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The etymologies of the word Rus j : A comparative approach by Joshua McCall.

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Presentation on theme: "The etymologies of the word Rus j : A comparative approach by Joshua McCall."— Presentation transcript:

1 The etymologies of the word Rus j : A comparative approach by Joshua McCall

2 Contents What’s the problem? The two theories Methodology Analysis Conclusion Future work

3 What’s the problem? “No question in the entire field of Russian history has drawn more attention in historical literature, and has created more controversies than the problem of the origin of the Russian state.” The origin of Rus j, in essence, defines the entire Russian nation. Slava, is the standard. In the ninth century, the cultural prominence of Kievan Rus j, or simply Rus j, was “inferior only to that of Byzantium.”

4 Two theories: Normanists In AD 1748 a historian name Gerhardt Fredrich Müller presented a theory on the origin of Rus j to the Academy of Sciences. The oldest source of historical evidence supporting this theory is found in the Primary Chronicle, which was recorded at or about AD 1113 by the Kievan monk- chronicler known only as Nestor.


6 Two theories: Normanists In his history, Nestor refers to a Scandinavian people called the Russes who settled in what is now Russia, according to Nestor, in the year AD 862. This is not only the oldest source of historical evidence supporting the Normanist theory, but also the primary source.

7 Two theories: Normanists They (the natives) accordingly went overseas to the Varangian Russes: these particular Varangians were known as Russes, just as some are called Swedes, and others Normans, Angles, and Goths, for they were thus named. The Chuds, the Slavs and the Krivichians then said to the people of Rus “Our whole land is great and rich, but there is no order in it. Come to rule and reign over us!” They thus selected three brothers, with their kinsfolk, who took with them all the Russes and migrated. The oldest, Rurik, located himself in Novgorod; the second, Sineus, in Byeloozero; and the third, Truvor, in Izborsk. On account of these Varangians, the district of Novgorod became known as the land of Rus. The present inhabitants of Novgorod are descended from the Varangian race, but aforetime they were Slavs (Nestor 1930:145).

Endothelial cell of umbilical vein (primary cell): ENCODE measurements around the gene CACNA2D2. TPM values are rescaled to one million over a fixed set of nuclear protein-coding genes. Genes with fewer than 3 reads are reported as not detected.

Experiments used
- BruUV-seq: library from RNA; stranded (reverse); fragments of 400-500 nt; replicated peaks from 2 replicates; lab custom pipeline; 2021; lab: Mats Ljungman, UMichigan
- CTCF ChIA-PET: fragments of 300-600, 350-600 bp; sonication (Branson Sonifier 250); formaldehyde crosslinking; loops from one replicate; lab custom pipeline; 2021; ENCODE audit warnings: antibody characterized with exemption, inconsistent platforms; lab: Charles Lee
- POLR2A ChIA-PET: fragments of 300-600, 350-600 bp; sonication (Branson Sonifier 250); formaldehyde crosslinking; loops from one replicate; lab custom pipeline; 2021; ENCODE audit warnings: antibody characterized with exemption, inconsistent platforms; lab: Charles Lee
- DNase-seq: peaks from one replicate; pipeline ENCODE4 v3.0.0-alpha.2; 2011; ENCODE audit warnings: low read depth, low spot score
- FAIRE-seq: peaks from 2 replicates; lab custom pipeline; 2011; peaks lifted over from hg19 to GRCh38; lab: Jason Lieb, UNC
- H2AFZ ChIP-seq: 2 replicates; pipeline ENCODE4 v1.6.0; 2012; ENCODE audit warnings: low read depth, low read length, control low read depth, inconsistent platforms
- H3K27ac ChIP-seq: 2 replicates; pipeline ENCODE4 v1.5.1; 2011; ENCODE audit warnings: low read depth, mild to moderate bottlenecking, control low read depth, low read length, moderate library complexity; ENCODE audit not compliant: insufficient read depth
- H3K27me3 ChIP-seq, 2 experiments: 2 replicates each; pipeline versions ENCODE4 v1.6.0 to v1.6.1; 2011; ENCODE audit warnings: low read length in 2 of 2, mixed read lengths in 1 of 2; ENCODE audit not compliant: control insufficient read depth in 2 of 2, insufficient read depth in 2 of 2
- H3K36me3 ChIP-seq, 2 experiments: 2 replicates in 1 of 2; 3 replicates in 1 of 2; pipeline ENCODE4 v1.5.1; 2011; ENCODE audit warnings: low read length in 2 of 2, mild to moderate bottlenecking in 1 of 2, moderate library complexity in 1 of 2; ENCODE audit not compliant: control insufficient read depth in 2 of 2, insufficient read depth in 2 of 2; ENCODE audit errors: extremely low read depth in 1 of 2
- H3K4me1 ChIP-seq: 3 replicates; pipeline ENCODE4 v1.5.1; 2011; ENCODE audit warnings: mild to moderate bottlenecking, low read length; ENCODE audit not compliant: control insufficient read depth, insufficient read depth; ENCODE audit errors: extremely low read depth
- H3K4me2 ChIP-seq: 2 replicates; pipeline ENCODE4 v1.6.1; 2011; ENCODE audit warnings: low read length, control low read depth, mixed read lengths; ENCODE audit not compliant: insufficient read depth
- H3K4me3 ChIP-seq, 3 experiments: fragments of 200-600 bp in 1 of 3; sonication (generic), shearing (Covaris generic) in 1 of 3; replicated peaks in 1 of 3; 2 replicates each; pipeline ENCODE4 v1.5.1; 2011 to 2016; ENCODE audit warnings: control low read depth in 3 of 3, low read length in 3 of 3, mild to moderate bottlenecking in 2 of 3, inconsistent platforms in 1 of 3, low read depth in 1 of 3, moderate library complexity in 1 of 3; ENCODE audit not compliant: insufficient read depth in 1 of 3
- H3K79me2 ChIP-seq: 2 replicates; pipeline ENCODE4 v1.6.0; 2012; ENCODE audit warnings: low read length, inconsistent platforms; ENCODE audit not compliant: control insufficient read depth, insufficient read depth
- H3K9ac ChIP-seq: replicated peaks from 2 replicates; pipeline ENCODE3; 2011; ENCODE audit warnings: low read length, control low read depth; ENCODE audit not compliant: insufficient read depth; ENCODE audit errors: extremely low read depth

8 Two theories: Normanists This theory was stigmatized by a nationalistic Russian academia for good reason.


10 Two theories: Normanists Since Müller’s initial publication, supporters of his theory have substantiated it by finding similarities between the word Rus j and Finnish and Greek forms, Ruotsi and Ros respectively, which are semantically connected with the peoples of Scandinavia.

11 Normanists: problems Since even [the Chronicle’s] first redaction, which we do not possess, [it] was obviously a compilation of facts, fantasies, interpretations, materials of different origins, interpolated discourses, imitations of other sources and fortuitous or non-fortuitous omissions; modern historians have had a jolly time tearing down the flimsy edifice.... For, having discarded all the evidence, and having nowhere else to look for more, they began replacing it with wishful figments of imagination, each expert brilliantly succeeding in proving exactly what he set out to prove.